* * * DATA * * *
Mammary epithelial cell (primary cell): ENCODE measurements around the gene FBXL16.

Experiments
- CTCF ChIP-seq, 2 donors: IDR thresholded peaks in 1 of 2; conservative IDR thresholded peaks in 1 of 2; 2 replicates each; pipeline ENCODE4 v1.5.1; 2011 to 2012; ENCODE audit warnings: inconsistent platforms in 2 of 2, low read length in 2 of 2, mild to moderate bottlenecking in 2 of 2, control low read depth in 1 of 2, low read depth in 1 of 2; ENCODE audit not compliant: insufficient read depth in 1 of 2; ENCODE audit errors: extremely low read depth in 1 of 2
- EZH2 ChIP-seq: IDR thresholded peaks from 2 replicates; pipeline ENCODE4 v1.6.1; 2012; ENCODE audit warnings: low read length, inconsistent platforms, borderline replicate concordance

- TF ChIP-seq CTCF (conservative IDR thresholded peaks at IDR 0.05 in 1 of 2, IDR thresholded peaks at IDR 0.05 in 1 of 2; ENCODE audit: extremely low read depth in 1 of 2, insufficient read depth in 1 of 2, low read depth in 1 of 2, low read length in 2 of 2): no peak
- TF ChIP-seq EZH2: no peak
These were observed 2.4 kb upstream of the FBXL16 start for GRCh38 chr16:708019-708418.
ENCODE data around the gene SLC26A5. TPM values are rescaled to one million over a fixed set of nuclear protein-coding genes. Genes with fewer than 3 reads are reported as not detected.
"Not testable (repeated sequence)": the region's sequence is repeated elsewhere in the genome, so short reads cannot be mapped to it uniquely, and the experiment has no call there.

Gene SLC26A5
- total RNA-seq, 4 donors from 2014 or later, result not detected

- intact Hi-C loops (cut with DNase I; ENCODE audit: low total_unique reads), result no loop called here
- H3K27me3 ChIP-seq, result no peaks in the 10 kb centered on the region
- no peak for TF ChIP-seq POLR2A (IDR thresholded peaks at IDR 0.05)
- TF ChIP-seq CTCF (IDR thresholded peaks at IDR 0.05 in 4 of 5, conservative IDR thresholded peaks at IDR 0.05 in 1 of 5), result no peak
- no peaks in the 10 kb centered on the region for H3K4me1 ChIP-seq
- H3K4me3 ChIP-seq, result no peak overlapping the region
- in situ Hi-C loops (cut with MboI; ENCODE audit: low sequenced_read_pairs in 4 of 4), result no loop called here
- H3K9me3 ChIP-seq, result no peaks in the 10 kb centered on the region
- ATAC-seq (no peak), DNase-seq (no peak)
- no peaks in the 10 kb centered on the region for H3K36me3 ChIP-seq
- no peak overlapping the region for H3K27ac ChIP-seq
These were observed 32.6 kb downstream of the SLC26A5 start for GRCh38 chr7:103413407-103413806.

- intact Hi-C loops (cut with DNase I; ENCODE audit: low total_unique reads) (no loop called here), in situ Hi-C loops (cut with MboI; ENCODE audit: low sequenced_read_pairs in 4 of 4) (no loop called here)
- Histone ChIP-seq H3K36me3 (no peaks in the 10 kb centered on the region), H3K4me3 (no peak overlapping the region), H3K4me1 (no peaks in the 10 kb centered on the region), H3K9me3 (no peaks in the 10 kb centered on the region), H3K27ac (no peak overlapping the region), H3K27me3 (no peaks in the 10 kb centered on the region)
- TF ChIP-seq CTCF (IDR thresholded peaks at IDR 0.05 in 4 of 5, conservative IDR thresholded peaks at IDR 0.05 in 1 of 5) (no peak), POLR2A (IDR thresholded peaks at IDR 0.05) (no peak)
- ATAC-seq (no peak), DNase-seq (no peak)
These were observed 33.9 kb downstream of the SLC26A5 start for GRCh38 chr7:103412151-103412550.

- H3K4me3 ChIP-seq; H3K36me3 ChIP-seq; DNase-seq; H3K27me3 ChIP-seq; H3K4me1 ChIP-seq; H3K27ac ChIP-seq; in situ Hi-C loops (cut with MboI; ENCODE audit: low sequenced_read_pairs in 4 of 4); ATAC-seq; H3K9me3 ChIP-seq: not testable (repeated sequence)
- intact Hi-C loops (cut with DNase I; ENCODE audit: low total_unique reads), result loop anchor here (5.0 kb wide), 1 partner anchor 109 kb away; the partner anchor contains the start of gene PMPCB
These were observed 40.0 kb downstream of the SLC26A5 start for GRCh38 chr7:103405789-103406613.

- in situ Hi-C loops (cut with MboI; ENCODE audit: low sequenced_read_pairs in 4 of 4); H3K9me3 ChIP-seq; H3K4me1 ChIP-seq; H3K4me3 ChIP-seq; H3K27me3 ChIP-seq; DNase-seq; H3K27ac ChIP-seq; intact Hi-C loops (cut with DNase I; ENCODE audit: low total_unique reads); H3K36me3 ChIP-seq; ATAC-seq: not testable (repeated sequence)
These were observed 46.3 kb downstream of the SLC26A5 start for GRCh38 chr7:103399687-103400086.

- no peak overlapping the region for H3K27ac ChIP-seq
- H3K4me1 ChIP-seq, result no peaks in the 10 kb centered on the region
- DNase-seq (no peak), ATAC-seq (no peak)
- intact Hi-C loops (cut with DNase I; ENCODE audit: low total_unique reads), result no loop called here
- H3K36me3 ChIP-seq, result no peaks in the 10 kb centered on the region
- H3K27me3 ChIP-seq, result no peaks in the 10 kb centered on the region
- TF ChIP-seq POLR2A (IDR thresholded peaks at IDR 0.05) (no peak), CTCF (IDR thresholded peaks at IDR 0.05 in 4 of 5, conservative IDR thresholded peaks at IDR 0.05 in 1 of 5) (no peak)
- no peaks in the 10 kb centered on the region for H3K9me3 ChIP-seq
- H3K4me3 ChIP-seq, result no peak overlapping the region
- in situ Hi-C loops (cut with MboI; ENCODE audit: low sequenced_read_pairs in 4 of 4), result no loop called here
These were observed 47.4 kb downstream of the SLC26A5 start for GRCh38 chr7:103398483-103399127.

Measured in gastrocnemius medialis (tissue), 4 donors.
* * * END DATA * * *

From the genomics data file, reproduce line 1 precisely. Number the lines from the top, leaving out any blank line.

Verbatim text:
Mammary epithelial cell (primary cell): ENCODE measurements around the gene FBXL16.